Listening to John Brown’s biography & “book-googling it”: How we interact with technologies

I promised a student I would blog about this. So, here it is.

Today, in my Topics 4004 seminar course, a student seemed to have coined a phrase that reflects how the academic world interacts with new technologies.


These days in class we are listening and reading Evan Carton’s biography of John Brown, at about three chapters per class (two x week). I think that finishing the semester with an exciting reading is a good idea. This is part of adapting to the semester’s rhythms, understanding that after the Thanks Giving Break professors are not unlike lame duck incumbents. Since the students have reached the point of diminishing returns, this couple of weeks require a different approach, like changing gears as we near our destination.


Carton’s book reads well. In fact, on the first day reading it, I overheard a student commenting that she would rank Carton’s book on the same level as Harry Potter’s series in regard to narrative appeal and reading ease. But we do more than simply reading it. We listen to Michael Prichard narrate the book while checking on the text every now and then.

Most of the activities in the classroom require familiarity with the text and with the narration. One of the intentions of this new, if not odd, approach to reading, is to bring students closer to the subjects of study by engaging one more sense in the way we read. This goes along with recent literature on multiple intelligences and on the various ways we learn. The listening part is made easier, and more interesting, when the reader is a professional narrator, an actor with book-narrating experience.

book words

Since the emphasis is on the listening part, students can get their text through multiple sources. Some have the actual hardcopy. Others have it in a pdf format. The latter is the most common one, and it happened that for today’s chapters the file was not OCR’ed (OCR). This means that they could not use control-F key to find keywords. This set the context for a problem in need of solution.

Today’s in-class exercise required students to find the chronological order of 12 quotes I had selected from the book. The idea was that students would reconstruct the order of the events in the quotes and discuss their importance. So, after explaining the instructions they got collaborating with each other to find the quotes in the book.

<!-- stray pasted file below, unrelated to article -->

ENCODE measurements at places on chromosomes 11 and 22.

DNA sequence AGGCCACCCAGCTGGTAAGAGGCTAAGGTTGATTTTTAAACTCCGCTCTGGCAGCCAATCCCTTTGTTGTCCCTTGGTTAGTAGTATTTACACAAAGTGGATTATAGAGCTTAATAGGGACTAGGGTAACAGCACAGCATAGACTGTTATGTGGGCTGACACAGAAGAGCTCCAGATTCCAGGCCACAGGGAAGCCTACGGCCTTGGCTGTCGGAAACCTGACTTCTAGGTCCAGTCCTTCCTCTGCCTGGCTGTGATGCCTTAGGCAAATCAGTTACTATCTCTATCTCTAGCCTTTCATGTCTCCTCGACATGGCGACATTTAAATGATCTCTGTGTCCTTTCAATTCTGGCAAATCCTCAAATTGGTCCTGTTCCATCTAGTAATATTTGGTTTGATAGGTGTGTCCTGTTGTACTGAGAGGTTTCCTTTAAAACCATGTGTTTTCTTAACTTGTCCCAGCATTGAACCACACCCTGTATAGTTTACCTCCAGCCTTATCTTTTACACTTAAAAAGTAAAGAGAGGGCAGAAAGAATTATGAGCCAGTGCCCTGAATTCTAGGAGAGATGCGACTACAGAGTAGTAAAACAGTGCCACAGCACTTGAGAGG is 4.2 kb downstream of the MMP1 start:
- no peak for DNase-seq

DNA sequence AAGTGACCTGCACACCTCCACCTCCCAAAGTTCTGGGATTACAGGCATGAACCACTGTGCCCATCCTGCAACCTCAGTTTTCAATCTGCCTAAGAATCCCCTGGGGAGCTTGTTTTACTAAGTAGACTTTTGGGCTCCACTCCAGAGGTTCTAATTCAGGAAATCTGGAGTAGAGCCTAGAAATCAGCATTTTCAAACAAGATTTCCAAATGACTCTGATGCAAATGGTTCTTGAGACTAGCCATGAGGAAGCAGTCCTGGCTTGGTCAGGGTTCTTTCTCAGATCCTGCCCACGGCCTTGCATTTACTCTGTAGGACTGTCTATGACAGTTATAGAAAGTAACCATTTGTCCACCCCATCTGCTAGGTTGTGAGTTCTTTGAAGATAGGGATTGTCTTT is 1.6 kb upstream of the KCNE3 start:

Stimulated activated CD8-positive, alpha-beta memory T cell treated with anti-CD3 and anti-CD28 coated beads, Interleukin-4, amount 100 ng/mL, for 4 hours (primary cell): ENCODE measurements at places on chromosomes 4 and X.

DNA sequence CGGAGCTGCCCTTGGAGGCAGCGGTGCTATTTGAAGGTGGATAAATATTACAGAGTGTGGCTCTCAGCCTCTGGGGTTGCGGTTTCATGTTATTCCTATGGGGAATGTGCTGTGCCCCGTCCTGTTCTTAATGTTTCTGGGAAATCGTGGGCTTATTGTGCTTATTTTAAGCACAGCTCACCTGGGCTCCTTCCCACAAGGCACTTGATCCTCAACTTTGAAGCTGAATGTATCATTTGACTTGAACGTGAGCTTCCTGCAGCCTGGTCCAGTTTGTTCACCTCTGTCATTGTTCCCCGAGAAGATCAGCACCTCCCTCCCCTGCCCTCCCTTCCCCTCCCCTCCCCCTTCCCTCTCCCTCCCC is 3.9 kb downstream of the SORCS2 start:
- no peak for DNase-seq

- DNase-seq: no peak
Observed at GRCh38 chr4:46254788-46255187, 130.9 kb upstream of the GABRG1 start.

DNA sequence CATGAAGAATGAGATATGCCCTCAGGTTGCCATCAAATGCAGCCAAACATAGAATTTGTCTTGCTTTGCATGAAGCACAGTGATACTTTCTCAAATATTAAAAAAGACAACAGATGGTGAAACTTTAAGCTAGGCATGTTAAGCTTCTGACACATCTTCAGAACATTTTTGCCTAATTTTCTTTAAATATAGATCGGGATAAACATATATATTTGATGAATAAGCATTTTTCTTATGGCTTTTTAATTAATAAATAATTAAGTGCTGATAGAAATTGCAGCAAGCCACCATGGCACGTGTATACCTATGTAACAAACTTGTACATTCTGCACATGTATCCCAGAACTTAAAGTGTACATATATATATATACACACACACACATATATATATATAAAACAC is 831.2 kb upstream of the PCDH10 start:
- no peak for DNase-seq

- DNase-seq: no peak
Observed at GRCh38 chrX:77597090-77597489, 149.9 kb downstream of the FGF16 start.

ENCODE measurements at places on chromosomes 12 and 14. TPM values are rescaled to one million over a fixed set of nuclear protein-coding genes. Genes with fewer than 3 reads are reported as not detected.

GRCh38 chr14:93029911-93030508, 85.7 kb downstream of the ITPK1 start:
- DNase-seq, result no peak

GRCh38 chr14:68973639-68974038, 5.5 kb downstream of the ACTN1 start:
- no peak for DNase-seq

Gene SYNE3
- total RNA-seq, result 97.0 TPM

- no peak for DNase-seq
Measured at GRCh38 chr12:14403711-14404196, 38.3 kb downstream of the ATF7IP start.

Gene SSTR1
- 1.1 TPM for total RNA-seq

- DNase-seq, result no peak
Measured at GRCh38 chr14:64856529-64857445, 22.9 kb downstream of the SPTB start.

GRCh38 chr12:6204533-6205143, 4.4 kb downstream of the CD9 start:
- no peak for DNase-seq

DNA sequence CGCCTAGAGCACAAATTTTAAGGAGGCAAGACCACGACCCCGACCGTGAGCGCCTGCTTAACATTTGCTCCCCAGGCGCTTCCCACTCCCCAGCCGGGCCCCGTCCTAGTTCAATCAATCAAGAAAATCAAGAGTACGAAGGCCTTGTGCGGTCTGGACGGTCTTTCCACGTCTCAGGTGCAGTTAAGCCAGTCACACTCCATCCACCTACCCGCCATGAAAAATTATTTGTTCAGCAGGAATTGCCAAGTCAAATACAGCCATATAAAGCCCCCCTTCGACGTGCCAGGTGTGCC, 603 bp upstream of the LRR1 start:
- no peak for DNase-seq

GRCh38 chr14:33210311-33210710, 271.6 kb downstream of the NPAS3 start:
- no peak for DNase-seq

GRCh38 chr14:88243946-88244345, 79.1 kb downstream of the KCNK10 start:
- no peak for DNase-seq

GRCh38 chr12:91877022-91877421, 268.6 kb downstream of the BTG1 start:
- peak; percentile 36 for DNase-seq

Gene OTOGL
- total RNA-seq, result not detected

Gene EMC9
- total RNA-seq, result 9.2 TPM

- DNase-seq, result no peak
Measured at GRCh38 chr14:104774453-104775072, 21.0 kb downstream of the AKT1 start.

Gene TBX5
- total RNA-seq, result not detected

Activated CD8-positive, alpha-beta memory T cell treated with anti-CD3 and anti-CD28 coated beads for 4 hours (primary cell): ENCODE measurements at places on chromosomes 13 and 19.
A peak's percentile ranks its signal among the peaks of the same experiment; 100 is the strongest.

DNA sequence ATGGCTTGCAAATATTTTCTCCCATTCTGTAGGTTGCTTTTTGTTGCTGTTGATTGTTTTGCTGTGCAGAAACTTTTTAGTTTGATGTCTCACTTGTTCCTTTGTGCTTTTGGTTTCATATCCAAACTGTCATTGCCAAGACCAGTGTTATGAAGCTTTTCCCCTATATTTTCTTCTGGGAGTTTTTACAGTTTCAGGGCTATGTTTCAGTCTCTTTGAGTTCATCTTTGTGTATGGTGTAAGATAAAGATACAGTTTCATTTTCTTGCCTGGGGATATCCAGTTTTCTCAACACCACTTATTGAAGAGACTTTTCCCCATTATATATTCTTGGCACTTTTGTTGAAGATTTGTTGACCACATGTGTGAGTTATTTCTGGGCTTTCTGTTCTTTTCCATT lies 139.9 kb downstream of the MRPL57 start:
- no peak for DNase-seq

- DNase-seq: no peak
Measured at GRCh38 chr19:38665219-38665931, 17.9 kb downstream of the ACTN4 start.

book google

The frustration among those with the book in pdf format was evident from the start. Differently from what has happened before with OCR pdf files, today they did not have the advantage of using the control-F key to search for words in the text. But it did not take long for one of them to discover, or better said, “to remember” that Book Google could replace the control-F key function. In other words, it could serve in a similar manner as if having a pdf file that has been OCR’ed (OCR). Because of the types of activities, we perform in class, I require students to bring their laptops or tablets to class. And this student, as if hit by an epiphany, said out loud, we can “book-google it,” and so they did. And soon all were “book-googling it” and quickly found the quotes’ order.


It is common knowledge that the verb, “to google” has replaced longer phrases like, “to search the Internet.” Now I see the beginning of a similar trend in speech to replace the phrase, “to search in book google” for “to book-google it.” Though dictionaries have yet to catch up, the term “to google” is now synonymous of “to search.”

engaged students

This event also showed me how in the student’s minds, the logic of one form of technology is easily transferable to another, as long as it serves similar purposes. In the end, what I witnessed today was adaptability and a deeper engagement with the reading material reflected in the students’ high participation level.


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